New researches suggest that eating a handful of groundnuts daily will not only prevent malnutrition, particularly the deficiency of niacin, but also check the development of diabetes, heart disease and age-related blindness.
THEY are in season. They are usually eaten boiled, roasted, put into a paste or oil. They are probably the most common snack in the country now.Groundnut or rather peanut is sold not just in the markets, but on the streets in most cities and even villages in Nigeria.Scientifically called Arachis hypogaea, the legume belongs to the pea and bean family, but it is considered as nut because of its high nutritional value.
However, two new studies suggest that a meal of groundnut may be a better way of preventing degenerative diseases such as diabetes, heart disease and age-related blindness.Researchers have found that a naturally occurring chemical, resveratrol, found in groundnut (peanut), red wine, grapes and other plants may help reverse some of the ills associated with aging and being overweight such as diabetes and cardiovascular diseases.The findings are reported in the July issue of the American Journal of Pathology.What makes groundnut thick?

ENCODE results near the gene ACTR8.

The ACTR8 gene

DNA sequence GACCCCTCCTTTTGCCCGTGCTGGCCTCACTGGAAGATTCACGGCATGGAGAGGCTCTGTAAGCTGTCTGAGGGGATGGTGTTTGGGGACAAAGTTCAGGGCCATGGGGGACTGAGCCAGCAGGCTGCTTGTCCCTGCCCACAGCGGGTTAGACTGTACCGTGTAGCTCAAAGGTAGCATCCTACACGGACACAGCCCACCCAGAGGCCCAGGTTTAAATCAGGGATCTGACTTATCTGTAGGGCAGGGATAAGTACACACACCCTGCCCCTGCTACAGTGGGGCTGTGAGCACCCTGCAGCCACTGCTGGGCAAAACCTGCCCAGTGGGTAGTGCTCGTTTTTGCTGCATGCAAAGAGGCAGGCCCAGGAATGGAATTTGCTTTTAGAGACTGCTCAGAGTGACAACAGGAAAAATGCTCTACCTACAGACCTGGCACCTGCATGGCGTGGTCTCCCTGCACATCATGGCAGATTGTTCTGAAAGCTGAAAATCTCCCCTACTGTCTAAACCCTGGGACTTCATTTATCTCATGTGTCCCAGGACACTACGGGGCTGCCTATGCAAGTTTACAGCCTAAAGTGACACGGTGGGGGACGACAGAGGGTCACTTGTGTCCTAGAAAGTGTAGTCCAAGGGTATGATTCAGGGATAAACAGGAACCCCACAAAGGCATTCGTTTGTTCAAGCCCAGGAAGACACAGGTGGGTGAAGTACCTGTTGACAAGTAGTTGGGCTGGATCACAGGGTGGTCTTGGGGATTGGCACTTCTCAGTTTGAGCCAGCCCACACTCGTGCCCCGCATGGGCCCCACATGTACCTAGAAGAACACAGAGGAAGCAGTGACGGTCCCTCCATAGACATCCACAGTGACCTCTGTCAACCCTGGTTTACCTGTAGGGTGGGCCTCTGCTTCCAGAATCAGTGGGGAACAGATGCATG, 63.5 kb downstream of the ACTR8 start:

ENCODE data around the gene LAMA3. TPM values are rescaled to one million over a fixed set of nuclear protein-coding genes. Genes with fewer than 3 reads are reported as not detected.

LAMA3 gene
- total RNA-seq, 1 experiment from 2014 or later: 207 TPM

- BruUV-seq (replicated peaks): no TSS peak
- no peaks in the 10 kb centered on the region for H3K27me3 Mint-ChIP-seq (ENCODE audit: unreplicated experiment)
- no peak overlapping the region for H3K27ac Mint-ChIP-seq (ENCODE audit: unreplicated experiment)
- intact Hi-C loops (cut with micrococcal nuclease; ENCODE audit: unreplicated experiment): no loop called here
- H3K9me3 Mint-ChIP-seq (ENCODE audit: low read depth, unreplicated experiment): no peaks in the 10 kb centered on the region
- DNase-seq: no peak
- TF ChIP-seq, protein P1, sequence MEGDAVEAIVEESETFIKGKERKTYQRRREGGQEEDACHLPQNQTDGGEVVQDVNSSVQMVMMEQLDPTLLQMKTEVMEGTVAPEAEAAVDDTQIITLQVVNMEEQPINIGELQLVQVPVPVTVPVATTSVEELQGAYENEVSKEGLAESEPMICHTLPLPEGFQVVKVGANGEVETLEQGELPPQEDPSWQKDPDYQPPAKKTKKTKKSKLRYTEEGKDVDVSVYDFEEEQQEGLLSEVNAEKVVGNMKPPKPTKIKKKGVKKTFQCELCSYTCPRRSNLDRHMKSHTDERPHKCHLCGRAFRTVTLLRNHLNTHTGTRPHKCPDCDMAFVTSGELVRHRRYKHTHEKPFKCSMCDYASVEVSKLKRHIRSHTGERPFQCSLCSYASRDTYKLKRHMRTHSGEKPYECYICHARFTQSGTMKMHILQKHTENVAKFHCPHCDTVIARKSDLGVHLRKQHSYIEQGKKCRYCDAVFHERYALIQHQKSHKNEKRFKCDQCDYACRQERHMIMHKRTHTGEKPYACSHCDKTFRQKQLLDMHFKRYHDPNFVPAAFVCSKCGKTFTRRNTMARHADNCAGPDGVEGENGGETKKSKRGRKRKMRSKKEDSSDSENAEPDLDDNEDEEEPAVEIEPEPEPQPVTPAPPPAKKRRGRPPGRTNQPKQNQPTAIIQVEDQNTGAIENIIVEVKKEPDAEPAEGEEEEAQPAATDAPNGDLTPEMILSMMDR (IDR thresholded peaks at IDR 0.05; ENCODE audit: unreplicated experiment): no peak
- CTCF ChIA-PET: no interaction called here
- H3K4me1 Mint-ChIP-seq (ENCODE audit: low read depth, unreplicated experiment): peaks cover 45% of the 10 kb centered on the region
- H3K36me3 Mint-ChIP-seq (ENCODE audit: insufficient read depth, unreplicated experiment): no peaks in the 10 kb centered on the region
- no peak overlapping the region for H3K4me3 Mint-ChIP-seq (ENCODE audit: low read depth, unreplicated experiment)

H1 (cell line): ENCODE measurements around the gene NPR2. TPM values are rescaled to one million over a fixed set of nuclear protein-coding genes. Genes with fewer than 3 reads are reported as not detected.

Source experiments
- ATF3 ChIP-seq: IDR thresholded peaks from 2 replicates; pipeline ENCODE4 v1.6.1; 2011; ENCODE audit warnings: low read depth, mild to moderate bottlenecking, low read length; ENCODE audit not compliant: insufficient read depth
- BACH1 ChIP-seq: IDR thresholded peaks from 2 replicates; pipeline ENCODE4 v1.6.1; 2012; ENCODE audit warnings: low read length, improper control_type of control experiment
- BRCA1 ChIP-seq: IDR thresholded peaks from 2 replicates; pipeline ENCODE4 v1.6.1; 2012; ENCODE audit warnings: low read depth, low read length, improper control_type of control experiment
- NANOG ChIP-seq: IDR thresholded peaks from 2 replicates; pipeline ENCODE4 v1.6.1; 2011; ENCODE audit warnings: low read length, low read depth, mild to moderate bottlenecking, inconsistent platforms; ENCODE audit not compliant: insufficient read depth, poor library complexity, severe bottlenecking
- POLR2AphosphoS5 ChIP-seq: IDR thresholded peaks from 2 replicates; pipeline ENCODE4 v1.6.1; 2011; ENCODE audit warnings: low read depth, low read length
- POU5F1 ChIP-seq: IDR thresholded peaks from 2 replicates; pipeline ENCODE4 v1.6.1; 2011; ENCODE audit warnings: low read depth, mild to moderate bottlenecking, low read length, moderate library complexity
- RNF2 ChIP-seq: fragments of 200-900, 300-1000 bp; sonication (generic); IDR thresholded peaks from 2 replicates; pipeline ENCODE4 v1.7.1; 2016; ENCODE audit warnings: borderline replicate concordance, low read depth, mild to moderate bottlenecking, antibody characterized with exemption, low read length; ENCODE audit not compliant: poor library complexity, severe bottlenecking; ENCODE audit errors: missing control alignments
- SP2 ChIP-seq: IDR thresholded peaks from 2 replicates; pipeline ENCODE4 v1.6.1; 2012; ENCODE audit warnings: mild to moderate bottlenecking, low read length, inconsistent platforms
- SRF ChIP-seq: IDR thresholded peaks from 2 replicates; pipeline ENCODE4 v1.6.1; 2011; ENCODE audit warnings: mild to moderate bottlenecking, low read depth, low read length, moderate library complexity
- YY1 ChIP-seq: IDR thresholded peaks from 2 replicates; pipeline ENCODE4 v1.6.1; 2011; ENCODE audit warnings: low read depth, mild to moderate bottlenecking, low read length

Analysis of different nutrients in 100 grammes groundnut shows it contains 26 essential minerals and 13 different types of vitamins that include Vitamins A, B, C and E, which help in brain function and development and also to maintain strong bones.Phytochemical analysis per 100 gramme of groundnut indicates calcium – 93 milligramme (mg), carbohydrate – 16.13 gramme (gm), copper – 11.44 mg, fat – 49.24 gm, fibre – 8.5 gm, iron – 4.58 mg, magnesium – 168 mg, manganese – 1.934 mg, phosphorus – 376 mg, potassium – 705 mg, – 25.80 gm, sodium – 18 mg, water – 6.50 gm, and zinc – 3.27 mg.The chemical, resveratrol, has been shown to lengthen the life span of yeast and improve health in laboratory animals, but scientists do not yet know whether the substance might also benefit humans.The two new studies of older or overweight people suggest that resveratrol can, by helping boost the action of insulin, thus preventing diabetes.